First, here is what a standard business plan should cover:
- The company (its legal formation, history, ownership).
- What it sells (the product or service).
- The market (including size of market, growth, and trends).
- The plan (sales forecast, sales and marketing strategy, milestones, assumptions, and tasks). – The management team (organization structure, managers´ backgrounds).
- Financial analysis (cash flow, profitability, balance, returns).
The most important part of the plan is where it says specifically what´s going to happen. The core of a business plan is the collection of detailed dates and deadlines and responsibilities and commitments. I call it the milestones. I´ve seen it called MAT, for milestones, assumptions, and tasks. Ironically, this kind of detail is frequently left out of business plans that are full of big ideas and strategy. What you want from a plan is results, and the way to get results is to build specifics you can track.
The cash flow comes in as the second most important item. It should plan cash flow by month for the first 12 months of the plan. Cash in this context means money in the bank, not coins and bills. It is critical to business and much more important than anything else. There are two good reasons for stressing cash flow. First, businesses live or die with cash, not profits. Second, cash is not intuitive and makes much more sense in a plan, laid out month by month, than in your head. Complete financials means at the very least projections for profit, cash, and balance sheet, which should be in monthly detail for the first 12 months in a plan and then annually for the following 2-4 years.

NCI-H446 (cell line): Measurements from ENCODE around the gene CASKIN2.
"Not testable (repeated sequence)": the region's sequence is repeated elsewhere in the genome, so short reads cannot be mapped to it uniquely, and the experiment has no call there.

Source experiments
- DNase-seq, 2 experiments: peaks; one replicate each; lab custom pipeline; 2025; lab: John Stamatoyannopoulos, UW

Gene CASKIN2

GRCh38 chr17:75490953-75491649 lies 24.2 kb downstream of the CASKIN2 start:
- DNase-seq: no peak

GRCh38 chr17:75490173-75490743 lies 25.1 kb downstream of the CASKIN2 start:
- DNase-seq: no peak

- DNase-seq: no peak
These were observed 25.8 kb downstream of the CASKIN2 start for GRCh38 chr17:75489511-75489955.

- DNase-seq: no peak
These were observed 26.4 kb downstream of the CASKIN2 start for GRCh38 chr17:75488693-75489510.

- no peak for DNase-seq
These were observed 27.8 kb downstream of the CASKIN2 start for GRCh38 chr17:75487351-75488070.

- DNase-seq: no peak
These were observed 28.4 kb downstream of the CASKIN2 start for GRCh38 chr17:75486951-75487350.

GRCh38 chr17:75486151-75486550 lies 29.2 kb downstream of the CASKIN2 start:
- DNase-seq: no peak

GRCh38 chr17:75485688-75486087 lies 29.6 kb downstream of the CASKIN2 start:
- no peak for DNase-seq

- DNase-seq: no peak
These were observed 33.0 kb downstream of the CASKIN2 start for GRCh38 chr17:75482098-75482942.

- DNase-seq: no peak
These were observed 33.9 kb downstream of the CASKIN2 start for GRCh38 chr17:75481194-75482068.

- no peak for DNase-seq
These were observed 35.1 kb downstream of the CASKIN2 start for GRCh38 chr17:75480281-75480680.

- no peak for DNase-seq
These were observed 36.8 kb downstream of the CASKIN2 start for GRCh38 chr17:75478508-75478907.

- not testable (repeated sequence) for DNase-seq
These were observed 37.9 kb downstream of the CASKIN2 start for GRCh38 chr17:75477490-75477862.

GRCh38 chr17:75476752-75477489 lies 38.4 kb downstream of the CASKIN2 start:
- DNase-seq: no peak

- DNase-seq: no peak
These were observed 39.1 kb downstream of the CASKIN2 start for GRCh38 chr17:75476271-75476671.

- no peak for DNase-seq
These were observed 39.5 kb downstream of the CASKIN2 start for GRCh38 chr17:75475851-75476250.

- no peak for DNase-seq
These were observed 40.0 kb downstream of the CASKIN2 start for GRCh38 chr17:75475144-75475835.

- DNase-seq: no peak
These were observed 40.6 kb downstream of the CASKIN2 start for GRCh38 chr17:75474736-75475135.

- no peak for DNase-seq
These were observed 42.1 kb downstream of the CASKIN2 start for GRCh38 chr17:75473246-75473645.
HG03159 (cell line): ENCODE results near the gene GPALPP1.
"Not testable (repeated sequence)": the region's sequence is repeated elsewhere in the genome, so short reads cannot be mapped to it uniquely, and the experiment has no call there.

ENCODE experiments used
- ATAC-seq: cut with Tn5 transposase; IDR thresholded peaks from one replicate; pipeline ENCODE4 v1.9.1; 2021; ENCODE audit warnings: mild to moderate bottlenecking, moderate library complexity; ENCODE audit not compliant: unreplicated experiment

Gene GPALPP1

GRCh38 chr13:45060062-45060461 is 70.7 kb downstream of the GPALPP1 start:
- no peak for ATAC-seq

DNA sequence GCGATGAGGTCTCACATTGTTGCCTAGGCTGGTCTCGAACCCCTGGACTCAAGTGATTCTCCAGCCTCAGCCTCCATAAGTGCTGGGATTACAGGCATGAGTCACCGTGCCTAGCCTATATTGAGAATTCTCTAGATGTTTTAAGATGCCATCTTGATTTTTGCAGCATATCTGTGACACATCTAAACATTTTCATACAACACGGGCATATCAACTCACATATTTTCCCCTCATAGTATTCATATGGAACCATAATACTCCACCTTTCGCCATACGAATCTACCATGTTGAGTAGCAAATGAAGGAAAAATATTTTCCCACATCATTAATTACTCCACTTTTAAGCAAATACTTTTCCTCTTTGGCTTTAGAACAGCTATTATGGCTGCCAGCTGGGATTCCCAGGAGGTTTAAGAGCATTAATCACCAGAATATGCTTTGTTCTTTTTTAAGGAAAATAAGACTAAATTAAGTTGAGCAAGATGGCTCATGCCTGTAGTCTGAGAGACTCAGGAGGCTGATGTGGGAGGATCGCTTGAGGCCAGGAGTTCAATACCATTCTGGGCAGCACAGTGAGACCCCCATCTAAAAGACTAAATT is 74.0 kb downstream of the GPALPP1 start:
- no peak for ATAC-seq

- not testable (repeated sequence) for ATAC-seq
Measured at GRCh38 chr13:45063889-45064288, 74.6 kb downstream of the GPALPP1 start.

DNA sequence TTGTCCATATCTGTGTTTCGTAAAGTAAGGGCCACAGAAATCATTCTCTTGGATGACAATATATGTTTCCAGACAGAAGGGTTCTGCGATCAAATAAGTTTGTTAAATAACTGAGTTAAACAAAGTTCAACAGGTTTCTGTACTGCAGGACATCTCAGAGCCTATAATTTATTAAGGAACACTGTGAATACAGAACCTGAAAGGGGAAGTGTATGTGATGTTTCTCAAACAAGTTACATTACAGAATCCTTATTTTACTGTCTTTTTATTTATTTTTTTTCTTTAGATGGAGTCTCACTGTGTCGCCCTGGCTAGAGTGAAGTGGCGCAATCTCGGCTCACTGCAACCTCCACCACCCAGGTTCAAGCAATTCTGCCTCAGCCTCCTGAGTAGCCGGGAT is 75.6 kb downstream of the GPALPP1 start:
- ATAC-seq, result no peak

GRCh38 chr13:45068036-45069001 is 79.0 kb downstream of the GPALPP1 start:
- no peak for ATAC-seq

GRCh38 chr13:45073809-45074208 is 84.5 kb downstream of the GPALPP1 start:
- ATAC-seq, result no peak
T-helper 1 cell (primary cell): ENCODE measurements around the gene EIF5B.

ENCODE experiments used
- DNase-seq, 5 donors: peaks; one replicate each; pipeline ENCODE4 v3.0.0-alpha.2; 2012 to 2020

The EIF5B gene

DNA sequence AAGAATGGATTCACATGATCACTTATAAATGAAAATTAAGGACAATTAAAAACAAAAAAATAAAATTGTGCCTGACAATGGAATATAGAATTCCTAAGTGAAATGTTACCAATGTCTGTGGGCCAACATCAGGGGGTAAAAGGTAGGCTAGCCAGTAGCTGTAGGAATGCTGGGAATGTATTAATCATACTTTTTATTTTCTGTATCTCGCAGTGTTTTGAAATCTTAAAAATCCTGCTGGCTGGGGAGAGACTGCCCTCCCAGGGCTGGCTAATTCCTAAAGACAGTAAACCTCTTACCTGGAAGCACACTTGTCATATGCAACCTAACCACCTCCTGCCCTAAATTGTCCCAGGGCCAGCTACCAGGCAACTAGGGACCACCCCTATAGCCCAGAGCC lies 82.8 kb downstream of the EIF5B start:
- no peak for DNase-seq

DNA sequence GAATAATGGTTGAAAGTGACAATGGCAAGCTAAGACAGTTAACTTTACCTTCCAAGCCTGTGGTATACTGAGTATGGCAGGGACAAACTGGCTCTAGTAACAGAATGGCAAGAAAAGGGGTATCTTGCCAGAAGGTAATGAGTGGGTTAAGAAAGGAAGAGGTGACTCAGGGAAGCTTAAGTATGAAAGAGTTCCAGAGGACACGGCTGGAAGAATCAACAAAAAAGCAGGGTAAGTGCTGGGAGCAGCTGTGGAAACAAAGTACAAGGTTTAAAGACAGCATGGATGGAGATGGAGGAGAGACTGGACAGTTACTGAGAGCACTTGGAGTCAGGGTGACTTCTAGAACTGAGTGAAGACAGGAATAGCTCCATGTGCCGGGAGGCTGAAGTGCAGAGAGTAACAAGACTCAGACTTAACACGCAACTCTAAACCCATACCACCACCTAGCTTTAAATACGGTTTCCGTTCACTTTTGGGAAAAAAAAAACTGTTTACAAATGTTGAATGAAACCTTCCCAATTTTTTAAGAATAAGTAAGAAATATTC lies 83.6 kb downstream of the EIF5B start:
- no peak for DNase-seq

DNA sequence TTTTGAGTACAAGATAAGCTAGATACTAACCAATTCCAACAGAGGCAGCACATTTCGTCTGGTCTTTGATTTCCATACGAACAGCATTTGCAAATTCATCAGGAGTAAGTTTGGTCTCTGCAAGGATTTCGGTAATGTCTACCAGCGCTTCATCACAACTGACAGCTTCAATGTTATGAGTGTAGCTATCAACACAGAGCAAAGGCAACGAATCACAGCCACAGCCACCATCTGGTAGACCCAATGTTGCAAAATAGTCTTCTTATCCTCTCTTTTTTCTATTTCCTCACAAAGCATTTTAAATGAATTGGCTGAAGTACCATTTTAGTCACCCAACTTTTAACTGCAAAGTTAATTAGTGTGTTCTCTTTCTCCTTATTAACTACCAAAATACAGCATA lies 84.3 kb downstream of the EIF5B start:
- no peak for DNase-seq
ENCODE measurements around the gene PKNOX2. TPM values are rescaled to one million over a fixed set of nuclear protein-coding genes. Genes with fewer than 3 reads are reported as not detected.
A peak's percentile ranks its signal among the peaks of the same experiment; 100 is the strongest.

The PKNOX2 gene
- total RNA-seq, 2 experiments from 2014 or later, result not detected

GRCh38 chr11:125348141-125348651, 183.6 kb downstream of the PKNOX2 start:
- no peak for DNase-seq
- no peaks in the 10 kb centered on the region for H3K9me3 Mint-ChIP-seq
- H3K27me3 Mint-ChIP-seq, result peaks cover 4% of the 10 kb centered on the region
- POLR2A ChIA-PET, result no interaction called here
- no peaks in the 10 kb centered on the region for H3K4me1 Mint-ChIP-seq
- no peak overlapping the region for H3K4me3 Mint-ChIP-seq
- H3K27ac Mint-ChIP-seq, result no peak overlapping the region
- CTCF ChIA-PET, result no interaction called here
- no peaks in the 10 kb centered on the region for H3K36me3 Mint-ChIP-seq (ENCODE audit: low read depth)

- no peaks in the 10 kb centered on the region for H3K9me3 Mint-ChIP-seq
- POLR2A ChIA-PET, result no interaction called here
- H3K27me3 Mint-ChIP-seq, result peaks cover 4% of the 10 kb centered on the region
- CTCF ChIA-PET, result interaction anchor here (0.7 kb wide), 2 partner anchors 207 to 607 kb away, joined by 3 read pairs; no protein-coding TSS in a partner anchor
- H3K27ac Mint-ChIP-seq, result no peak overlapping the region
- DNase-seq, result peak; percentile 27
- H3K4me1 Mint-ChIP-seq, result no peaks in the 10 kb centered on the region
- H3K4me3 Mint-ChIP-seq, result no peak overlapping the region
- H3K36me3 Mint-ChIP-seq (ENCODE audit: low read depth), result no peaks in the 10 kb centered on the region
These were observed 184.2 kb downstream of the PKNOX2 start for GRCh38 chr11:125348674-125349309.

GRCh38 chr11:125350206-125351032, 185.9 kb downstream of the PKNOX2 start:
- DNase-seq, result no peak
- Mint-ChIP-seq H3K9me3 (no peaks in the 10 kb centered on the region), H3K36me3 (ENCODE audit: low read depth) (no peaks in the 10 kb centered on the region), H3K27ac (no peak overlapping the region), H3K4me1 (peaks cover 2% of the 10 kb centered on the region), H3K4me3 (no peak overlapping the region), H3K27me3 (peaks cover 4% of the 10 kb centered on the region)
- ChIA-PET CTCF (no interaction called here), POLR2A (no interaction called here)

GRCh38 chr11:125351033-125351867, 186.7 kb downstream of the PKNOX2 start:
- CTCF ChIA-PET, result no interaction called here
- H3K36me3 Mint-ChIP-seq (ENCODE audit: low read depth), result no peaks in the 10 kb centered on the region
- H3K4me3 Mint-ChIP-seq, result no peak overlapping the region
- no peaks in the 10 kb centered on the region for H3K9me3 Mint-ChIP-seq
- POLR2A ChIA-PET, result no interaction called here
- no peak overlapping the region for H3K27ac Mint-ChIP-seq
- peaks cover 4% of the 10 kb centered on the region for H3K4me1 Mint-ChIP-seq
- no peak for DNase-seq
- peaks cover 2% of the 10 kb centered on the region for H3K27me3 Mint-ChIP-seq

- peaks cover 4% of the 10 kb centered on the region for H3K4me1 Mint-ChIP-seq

A three-year plan is enough for most businesses, although some want 5 years and of course you talk about vision beyond the detail of the financials, into 10 or more years, as part of the text, if you want. a plan needs to present the three main accounting statements, is sales, profit or loss Since it´s very hard to plan for cash without also forecasting sales, expenses, profits, and balances, that means that having the cash flow straight usually means you´ve got the rest of the financials.